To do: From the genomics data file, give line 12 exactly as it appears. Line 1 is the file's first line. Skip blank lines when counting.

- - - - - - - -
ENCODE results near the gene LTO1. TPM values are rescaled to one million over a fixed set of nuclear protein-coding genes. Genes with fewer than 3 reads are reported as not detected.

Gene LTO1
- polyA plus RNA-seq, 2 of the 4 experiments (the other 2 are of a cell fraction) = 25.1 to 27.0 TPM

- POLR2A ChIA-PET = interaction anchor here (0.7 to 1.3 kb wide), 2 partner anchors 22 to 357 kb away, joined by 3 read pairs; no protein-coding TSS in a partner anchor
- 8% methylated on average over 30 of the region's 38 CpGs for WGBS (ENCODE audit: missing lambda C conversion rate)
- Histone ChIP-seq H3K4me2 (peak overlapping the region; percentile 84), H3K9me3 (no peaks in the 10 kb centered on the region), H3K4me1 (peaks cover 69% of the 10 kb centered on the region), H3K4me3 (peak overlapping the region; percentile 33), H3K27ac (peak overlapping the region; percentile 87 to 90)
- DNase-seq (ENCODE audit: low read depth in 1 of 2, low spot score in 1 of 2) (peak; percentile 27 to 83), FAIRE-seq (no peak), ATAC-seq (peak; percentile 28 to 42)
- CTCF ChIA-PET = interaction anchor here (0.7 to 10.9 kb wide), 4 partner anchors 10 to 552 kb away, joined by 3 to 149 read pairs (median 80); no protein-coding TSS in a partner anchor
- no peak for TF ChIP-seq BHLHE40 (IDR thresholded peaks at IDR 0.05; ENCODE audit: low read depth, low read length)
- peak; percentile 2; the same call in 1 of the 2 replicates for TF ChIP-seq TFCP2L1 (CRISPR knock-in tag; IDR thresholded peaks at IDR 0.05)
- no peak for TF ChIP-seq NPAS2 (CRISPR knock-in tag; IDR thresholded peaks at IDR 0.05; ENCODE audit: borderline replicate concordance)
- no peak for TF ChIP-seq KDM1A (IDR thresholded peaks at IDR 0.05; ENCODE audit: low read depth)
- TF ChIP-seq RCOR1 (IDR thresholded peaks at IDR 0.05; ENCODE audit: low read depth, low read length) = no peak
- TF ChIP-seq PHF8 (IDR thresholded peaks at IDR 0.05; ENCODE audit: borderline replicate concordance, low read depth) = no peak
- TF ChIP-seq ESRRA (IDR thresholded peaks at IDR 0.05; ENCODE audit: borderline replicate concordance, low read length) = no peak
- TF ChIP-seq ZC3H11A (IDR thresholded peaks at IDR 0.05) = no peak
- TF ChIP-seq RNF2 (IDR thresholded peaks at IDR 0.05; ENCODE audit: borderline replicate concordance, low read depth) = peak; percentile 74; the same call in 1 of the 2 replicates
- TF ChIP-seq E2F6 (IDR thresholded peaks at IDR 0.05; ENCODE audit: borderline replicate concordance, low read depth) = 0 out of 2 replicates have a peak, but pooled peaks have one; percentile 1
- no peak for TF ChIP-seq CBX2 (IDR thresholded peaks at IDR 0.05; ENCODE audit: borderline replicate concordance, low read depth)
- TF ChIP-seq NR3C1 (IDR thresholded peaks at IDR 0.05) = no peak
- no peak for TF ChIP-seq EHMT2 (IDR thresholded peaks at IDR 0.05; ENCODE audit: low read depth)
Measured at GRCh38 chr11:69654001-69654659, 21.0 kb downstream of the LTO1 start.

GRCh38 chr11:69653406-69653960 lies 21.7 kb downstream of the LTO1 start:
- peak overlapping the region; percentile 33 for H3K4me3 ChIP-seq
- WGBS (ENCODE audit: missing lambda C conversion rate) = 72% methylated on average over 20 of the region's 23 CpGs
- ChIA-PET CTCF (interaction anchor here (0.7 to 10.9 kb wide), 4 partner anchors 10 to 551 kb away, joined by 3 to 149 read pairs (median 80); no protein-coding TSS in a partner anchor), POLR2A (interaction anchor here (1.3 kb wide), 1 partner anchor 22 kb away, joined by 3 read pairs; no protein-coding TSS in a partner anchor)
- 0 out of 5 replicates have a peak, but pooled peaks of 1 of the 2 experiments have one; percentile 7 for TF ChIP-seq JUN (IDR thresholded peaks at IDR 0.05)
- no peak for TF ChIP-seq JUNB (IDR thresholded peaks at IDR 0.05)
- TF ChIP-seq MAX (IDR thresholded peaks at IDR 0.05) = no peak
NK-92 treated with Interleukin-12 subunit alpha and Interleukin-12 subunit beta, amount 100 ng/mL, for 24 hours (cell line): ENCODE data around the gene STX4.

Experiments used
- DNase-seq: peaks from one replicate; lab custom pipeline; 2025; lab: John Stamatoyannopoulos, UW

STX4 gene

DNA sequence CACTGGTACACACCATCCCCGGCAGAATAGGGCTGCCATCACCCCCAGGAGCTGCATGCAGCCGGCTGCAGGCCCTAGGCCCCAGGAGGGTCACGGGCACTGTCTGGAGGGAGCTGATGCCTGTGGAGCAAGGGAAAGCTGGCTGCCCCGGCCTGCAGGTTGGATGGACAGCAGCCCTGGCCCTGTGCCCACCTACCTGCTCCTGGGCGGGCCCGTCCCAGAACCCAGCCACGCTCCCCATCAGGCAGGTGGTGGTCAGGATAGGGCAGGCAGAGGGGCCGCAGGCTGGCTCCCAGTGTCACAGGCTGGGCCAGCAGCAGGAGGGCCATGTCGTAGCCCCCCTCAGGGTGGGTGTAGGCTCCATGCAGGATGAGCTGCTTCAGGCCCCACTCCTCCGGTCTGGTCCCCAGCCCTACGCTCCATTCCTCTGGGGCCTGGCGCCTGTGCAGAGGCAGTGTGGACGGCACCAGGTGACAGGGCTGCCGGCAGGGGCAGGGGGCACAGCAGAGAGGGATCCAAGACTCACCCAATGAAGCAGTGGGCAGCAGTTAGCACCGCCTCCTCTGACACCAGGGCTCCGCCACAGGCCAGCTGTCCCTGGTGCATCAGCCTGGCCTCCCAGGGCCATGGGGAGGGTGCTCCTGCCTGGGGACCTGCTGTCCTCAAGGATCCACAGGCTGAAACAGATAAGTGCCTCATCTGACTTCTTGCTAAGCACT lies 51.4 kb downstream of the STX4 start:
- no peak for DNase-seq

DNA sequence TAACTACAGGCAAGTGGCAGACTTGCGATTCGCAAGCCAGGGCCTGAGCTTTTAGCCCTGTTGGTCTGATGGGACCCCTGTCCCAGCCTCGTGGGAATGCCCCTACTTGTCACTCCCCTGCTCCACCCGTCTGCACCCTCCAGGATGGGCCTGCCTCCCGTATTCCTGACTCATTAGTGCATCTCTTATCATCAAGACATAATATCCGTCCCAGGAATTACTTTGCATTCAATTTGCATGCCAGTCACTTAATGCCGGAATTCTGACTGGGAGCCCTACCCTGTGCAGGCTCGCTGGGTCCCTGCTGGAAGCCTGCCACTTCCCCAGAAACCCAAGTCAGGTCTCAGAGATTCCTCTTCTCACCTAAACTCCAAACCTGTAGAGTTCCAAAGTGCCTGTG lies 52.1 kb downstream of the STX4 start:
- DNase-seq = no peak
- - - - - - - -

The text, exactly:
- no peak for TF ChIP-seq KDM1A (IDR thresholded peaks at IDR 0.05; ENCODE audit: low read depth)